A neurological exam for multiple sclerosis involves things like this: touch your finger to your nose with your eyes closed. Hop on one foot and then the other foot. Walk on your toes and then on your heels. Touch your chin to your chest and see if that hurts. The big finale is a timed 25 foot walk. It’s no more complicated than it sounds: you walk 25 feet as fast as you can.
I was first diagnosed with MS almost nine years ago. I had problems with my gait, but they didn’t show up until I’d been walking for literally miles. I could walk 25 feet as often and quickly as you’d like. I could sprint down the hall and back. Easy peas. Bring the test, and I will crush it.
These days I’m not nearly so cavalier about the walk. I went to see my neurologist yesterday, and I was sweating it all week. I know I’ve gotten worse at walking over the last six months.
I have observed that I’m getting slower. I’ve started using a hiking stick on “longer” walks. Sometimes I wish I had it with me on shorter walks as well. I quickly want to rest or stop even though I try not to. I walk on the street instead of walking on sidewalks, because sidewalks cracks are harder to navigate. I’ve fallen three times in six months. I’m objectively worse. The walking test just backed up what I know is true: I can walk 25 feet, but slowly. In fact, I can walk 1.6 miles, but if zombies are chasing me I’m doomed. There is no higher gear.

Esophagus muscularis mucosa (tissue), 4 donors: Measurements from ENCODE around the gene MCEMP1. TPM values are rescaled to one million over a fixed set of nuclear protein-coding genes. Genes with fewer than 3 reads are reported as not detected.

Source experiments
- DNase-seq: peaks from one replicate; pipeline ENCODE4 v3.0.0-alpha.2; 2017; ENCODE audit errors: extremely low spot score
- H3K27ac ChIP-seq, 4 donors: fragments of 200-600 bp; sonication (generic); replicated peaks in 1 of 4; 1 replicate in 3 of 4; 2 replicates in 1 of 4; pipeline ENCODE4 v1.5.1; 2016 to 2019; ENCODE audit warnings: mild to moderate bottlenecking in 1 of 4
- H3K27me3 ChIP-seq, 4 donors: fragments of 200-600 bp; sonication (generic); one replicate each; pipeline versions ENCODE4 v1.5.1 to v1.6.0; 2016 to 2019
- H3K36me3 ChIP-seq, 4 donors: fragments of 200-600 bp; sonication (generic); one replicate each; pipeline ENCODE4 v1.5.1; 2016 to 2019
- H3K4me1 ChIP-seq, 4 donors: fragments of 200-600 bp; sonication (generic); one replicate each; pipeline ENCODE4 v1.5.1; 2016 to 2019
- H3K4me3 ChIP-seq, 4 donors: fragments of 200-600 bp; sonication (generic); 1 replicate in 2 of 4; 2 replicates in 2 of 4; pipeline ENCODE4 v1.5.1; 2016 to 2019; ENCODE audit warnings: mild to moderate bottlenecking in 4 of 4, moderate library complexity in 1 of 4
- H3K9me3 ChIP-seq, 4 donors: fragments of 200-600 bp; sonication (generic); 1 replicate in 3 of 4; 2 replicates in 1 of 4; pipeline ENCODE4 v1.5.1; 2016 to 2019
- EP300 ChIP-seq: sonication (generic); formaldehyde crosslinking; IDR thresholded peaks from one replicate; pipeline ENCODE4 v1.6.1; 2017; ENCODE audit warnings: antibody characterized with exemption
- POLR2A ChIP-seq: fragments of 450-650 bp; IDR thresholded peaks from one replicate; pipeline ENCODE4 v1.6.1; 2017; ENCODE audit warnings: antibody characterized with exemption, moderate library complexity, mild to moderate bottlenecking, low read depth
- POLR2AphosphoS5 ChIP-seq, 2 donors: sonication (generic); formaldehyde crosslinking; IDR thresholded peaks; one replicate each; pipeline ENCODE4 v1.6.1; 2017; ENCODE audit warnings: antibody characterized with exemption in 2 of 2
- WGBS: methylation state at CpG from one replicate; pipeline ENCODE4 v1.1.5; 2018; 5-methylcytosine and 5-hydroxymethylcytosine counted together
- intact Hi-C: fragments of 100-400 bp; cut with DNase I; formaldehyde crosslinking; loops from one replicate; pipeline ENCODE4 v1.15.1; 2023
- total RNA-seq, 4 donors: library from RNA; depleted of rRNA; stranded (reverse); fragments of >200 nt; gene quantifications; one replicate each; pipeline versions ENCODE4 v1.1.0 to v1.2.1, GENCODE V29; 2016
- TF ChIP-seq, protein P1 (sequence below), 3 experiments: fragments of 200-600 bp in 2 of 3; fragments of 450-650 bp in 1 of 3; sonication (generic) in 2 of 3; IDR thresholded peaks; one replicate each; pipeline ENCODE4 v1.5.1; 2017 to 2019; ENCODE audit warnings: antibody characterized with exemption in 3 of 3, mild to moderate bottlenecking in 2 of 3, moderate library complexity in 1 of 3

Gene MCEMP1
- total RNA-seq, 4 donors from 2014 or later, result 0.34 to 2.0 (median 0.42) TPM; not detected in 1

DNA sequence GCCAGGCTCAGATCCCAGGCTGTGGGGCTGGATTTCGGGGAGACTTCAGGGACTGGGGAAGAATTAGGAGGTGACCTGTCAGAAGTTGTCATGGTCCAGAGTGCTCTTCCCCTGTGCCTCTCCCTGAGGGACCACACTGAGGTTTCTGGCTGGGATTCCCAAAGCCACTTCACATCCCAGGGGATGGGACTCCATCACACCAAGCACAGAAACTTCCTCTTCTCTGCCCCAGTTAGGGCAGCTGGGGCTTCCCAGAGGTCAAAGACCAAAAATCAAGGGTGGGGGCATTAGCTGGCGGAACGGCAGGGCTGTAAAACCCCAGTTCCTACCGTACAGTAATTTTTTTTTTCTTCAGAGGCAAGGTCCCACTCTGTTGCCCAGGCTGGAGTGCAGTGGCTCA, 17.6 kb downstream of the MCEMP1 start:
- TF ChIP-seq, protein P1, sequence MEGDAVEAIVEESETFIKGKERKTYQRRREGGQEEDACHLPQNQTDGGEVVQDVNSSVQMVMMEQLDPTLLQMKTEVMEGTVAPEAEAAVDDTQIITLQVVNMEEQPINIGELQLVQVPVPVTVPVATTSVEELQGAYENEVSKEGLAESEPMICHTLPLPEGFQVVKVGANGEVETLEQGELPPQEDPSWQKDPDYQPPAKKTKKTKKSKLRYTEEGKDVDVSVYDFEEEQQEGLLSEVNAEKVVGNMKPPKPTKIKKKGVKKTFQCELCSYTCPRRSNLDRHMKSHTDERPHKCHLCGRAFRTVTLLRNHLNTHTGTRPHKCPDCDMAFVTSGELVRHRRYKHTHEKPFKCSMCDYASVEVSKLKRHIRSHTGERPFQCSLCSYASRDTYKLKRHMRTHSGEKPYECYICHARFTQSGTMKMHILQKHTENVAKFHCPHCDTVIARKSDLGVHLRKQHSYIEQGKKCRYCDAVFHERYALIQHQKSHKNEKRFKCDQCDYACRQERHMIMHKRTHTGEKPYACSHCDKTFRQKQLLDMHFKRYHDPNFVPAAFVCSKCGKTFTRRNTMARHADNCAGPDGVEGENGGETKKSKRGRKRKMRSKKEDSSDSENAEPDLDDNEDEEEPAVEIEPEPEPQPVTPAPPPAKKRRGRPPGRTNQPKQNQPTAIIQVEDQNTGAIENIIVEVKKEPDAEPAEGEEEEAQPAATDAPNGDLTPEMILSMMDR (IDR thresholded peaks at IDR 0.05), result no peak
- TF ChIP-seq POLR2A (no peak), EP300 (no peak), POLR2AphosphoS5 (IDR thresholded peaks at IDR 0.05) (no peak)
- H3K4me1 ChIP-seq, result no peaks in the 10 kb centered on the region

So I have MS, and it has progressed. Nobody wants to hear this. Not friends, not family, not me. [Friends of my parents: please do not call them and make sad noises about this. It’s reality, but let’s not slog around in it.] We’ve known from the start that I have progressive form of this disease, not the kind that causes minor inconvenience for decades. I’m definitely luckier than many in this boat, but I’m not immune. It’s normal for there to have been changes in the past year, just as there will be in years to come. [Strangers: if you’re tempted to tell me it’s all about having a good attitude: please do not. I’m not going to cure this with a positive outlook, and don’t welcome the suggestion. My attitude is a-ok.]
Now I’m home with my crappy walking test and my lazy right leg. Here’s what I have to work with. 1) New drugs. One is specifically marketed as ‘the walking pill,’ which seems like a pretty damn bold promise by the pharmaceutical company, but ok! Let’s go for it. 2) Physical therapy. I’ve been told (very reasonably) that some of this is on me. I have to keep taking walks, even when I don’t want to. I have to do some dumb PT, even when I don’t want to. Drugs may throw me a rope, but I still have to climb the damn thing.
I want a magical solution, but there is not one. There’s just the value of some work that I’ve been half-assing for a while now, and the hope of continued good drugs and good fortune. Here’s to it.